The big “Oops” – Tips for recovering from a mistake in your small business

Everyone makes mistakes in the work place. Things go astray. Murphy’s Law appears in multiples. I don’t think there’s one small business owner who hasn’t made one big mistake at one point in time. There isn’t one proprietor out there who hasn’t been victim to something gone wrong, intended or otherwise. How your handle the big “Oops,” how you rectify what happens, and what you take away from it separates the pros from the novices.

I had my first “Big Oops” when I was 21. I was managing the box-office at Wolf Trap, a large open-air theatre with 5,000 seats outside Washington, DC. The Metropolitan Opera was coming for a weeklong engagement, and the requests for tickets were overwhelming. I had authorized the sale of several large blocks of tickets to groups before public sales (standard practice). No one had predicted the volume of sales. We were sold out in hours. The media came to do the big “Wow–opera is popular” story; I mentioned the group sales, and the story turned against the box-office, to the effect that “big corporations were keeping tickets from John and Jane Q. Public.”

I was naive about working with the media, and my honesty about the groups turned the situation ugly. I was sure I’d be fired, but I 1) painfully took responsibility for the situation with my superiors, and 2) thought of a way to solve the problem. My supervisors approved of my solution, which worked to a degree. My job was saved.

The take-away: I shouldn’t have offered the information on the groups. One doesn’t have to reveal everything to be honest and open with the media. I could have said that ticket sales were overwhelming (they were) and that opera is popular (it is). With experience, I’ve become more adept at answering media questions with a bit more savvy.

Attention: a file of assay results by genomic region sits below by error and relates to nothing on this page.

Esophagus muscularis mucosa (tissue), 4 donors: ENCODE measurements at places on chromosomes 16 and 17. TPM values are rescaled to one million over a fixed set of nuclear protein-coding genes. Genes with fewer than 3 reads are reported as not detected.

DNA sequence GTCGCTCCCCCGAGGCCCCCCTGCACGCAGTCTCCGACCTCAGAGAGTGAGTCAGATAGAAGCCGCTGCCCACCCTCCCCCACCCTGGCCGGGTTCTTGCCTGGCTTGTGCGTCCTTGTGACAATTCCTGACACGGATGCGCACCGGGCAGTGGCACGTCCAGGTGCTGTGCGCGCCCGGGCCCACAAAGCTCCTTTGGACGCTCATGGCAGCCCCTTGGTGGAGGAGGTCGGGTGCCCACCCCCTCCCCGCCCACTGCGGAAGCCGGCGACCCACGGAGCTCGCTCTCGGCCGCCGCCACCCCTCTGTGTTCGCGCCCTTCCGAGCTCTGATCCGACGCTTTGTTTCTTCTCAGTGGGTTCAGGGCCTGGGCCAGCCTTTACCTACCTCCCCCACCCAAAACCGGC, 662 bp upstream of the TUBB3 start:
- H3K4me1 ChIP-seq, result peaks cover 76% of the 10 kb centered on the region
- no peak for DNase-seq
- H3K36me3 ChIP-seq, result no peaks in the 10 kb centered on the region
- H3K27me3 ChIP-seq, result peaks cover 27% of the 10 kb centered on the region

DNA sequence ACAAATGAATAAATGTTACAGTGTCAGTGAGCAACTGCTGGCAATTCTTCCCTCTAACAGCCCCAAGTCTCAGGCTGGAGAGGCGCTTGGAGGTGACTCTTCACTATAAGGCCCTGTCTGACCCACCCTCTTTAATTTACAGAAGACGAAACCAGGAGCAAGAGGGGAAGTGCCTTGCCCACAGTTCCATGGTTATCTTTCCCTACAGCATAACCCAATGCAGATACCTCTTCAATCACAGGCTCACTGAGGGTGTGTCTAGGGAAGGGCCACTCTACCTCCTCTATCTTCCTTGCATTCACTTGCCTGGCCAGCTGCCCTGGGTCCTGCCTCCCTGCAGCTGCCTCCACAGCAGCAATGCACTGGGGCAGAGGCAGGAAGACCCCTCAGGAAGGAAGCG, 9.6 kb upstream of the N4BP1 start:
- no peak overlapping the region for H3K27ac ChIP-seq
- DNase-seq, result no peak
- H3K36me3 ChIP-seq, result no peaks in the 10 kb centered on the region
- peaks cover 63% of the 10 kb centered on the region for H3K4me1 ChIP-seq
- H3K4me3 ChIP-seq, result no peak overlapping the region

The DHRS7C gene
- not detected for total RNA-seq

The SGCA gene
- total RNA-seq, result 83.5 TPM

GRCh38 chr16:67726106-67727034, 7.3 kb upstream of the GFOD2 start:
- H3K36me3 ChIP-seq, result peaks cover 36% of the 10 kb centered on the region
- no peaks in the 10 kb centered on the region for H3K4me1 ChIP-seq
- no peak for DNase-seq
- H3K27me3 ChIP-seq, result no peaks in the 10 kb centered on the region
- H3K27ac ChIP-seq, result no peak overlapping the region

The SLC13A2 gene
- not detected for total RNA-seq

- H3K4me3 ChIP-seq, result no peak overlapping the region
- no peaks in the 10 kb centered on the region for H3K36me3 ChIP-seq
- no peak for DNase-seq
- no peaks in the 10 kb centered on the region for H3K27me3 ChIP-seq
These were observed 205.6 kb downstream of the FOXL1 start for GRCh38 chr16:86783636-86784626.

Another “Big Oops.” Flash forward 20 years. I now have a shopping center as a client. They’re owned by a distinguished national chain of retailers, and very adept at marketing and public relations. My shopping center is in between marketing directors. One afternoon, the manager calls me. There had been a shooting in a remote parking lot owned by the company, and the TV news crews were on the scene reporting “Shooting in the mall.”

When I got to the mall (no cellphones on the scene yet), the police filled me in on the facts–the shooting involved a couple (married to other people) who parked their cars in a remote part of the parking lot, and took one car to a nearby “no tell” motel. A jealous spouse shot one of the lovers.

The police agreed to handle all inquiries; my job in this Oops moment, not of my own doing, was to get the TV stations to correct their story from “Shooting in the mall” or “shooting at the mall” to “shooting near the mall.”  One station was understanding and quickly adaptive; the other not so quick. The take-away: Every business from large to small must have a crisis public relations plan in place for a variety of possible scenarios one might encounter. A spokesperson must be chosen in advance. Clear communications must be established.

In the Big Oops #1, I created the moment; in the Big Oops #2, the moment was created by others. In both cases, I was the hopeful solution to the problem.

When something goes wrong, here’s what to do:

1. Take responsibility for the problem. If you created the mistake, own up to it. Sometimes, “the customer is always right” motto is the answer. If you sold something faulty, delivered a mediocre meal, provided a service that was under-appreciated or under-valued, saying “we made an error and we want to make-good” is a start. A refund, an exchange of a product, an opportunity to sample something again “on the house” should show that you’re doing your best.